Here's the problem in a commodities business though. The margins are really thin. You make several comments that show a good understanding about being efficient in business, but while they appear logical and knowledgeable, they aren't really accurate for the real world scenarios that you'll face in this business. The economies of scale, which you carefully describe as making a business top heavy, are actually (when managed carefully) advantageous to the bottom line.

When you're dealing with situations that interrupt your cash flow, or your revenue streams it is much more efficient to have all that "support" behind you. Here's only one small example. Recently at about 500,000 miles my truck had to have the entire rear axle/differential assembly replaced. I am consistently the top producer in my fleet. The repair was estimated to take seven working days from the dealer. That's typically in the neighborhood of $1,700 income for me and $7,000 dollars revenue for the company.

Now, for some unforeseen reason, it took the dealer about twelve days to get the truck back to us, and the issue had to be taken care of at the dealer, as it was under warranty. None of us, the employer or the employee, felt a bit of the pain. We simply seated me into a different truck on the same day that I parked mine at the nearest terminal. I kept the revenue stream flowing as well as my personal income. I didn't even bother with removing all my stuff from the truck. I grabbed a few necessities and put up with a small and temporary inconvenience.

There are also huge discounts that these larger competitors use to muscle their way into working at a tighter margin than the independent contractors can afford. A commodities business is geared toward aggressive efficiency, and regardless of the logical sounding arguments going on in your mind, they gain their advantages through careful management of their operations and their assets.

We realize we can't convince you on these matters. People do what they want to do, and we are fine with that. We do enjoy a civil discussion on the subject, but have pretty much made a policy to not discuss it, as it usually goes downhill when there is such disagreement on the facts and the results.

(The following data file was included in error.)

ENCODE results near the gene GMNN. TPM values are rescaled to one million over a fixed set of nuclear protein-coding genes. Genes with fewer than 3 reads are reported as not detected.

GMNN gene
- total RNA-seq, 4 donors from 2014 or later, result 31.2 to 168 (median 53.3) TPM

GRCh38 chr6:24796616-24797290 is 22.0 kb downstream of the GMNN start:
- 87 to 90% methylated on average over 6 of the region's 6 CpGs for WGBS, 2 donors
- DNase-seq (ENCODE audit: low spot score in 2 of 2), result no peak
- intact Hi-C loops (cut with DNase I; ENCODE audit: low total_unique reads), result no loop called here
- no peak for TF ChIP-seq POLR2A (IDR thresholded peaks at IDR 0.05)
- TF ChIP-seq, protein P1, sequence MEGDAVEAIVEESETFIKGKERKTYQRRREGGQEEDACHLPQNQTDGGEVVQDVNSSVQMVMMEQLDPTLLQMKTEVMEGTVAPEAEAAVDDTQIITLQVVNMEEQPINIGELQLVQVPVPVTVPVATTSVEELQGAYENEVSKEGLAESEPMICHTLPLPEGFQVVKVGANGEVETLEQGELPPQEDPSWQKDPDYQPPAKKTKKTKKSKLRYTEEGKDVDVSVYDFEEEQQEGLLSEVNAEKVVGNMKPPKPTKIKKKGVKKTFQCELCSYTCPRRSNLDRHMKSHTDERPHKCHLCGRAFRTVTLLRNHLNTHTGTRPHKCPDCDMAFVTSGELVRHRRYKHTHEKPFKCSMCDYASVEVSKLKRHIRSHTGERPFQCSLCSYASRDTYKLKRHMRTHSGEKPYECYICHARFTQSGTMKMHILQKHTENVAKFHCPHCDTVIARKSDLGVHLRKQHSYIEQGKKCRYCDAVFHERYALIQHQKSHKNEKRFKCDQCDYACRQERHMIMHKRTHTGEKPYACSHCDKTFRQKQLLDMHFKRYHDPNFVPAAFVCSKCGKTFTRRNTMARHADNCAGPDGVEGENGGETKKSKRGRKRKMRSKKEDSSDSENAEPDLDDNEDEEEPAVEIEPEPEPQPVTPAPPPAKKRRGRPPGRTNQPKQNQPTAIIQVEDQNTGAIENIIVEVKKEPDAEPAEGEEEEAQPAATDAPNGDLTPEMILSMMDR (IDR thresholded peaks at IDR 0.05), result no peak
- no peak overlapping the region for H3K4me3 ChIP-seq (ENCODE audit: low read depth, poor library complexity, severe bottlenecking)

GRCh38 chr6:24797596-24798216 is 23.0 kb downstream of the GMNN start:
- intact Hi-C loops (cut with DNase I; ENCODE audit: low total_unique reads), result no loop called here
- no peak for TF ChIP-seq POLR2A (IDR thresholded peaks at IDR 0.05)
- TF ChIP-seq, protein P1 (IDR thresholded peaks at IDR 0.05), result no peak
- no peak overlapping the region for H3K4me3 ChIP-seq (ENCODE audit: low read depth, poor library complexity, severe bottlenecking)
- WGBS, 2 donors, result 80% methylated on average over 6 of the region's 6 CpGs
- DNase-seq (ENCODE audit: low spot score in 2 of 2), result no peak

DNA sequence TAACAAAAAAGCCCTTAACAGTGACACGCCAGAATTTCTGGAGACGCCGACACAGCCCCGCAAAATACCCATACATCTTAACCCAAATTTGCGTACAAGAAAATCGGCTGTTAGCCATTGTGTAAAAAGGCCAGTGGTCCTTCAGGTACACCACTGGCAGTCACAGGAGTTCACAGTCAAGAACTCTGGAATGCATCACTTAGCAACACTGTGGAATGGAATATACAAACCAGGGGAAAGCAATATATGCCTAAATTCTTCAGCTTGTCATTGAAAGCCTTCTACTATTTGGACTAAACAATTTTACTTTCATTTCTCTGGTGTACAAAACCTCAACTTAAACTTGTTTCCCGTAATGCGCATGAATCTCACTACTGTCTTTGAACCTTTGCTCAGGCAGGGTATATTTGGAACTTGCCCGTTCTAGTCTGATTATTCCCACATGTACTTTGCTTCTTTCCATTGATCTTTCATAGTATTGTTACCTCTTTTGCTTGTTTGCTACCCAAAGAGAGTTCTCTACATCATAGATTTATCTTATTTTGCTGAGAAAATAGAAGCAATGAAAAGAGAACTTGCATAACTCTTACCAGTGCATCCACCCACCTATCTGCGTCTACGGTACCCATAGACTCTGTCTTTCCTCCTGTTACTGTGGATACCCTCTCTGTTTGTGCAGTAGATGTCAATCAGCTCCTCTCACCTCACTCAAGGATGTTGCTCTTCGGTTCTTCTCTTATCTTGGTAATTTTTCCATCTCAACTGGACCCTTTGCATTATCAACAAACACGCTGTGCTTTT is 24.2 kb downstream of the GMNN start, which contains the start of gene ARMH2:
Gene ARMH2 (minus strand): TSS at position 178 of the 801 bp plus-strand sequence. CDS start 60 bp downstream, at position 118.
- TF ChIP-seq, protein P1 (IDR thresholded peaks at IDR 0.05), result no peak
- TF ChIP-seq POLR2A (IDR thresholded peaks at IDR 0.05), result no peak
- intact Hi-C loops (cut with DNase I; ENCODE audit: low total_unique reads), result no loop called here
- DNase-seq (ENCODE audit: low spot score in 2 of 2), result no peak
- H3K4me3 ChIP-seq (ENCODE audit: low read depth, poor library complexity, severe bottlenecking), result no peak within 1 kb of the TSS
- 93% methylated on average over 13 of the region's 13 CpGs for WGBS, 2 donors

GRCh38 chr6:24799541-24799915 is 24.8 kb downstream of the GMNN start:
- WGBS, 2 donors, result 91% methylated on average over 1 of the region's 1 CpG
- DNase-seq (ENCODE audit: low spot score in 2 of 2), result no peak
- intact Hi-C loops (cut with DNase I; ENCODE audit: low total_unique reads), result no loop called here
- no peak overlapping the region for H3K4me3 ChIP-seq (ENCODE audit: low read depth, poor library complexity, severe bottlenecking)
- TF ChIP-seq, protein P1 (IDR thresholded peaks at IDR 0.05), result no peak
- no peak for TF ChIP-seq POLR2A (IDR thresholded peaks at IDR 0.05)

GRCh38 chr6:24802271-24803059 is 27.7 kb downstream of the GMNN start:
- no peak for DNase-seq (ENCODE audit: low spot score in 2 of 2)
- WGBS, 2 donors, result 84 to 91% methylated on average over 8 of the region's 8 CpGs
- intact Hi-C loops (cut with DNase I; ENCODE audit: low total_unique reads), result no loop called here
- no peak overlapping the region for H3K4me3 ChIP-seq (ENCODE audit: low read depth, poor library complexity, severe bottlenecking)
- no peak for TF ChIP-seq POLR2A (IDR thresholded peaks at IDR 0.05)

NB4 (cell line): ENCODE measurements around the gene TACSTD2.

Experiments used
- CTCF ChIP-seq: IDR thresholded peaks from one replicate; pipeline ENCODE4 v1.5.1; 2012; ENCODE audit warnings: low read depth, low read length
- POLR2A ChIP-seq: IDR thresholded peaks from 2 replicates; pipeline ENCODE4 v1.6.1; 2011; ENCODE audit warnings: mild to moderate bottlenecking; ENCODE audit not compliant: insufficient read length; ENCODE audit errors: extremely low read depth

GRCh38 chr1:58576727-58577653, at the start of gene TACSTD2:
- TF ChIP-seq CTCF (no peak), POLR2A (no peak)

I will tell you this though. We have made several attempts over the years to get folks to provide us with actual evidence that they are making considerably more money as owner operators. Guess how many have taken up our challenge with real evidence?

That answer would be NOT ONE! I don't get it. How hard could it be to give evidence rather than proud declarations? So far, no one has given us any proof other than their unproven claims.

Larry, thanks for the civil discussion, but while your calculations look accurate, your expectations are not. I am confident we aren't persuading you, but maybe some day you'll be kind enough to give us a five to seven year report on how you are killing it out here. We would be happy to hear it. If anybody can do it, you would be the ones.

Terminal:

A facility where trucking companies operate out of, or their "home base" if you will. A lot of major companies have multiple terminals around the country which usually consist of the main office building, a drop lot for trailers, and sometimes a repair shop and wash facilities.

Owner Operator:

An owner-operator is a driver who either owns or leases the truck they are driving. A self-employed driver.

OWI:

Operating While Intoxicated

Grumpy Old Man's Comment
member avatar

I found an article today on this subject. It appears there are at least some making money at it, but the average is not much higher than I have seen quoted for company drivers. Link may be slow to load.

Owner Operator article

0013956001539707918.jpg0096898001539708038.jpg0137936001539708098.jpg

Owner Operator:

An owner-operator is a driver who either owns or leases the truck they are driving. A self-employed driver.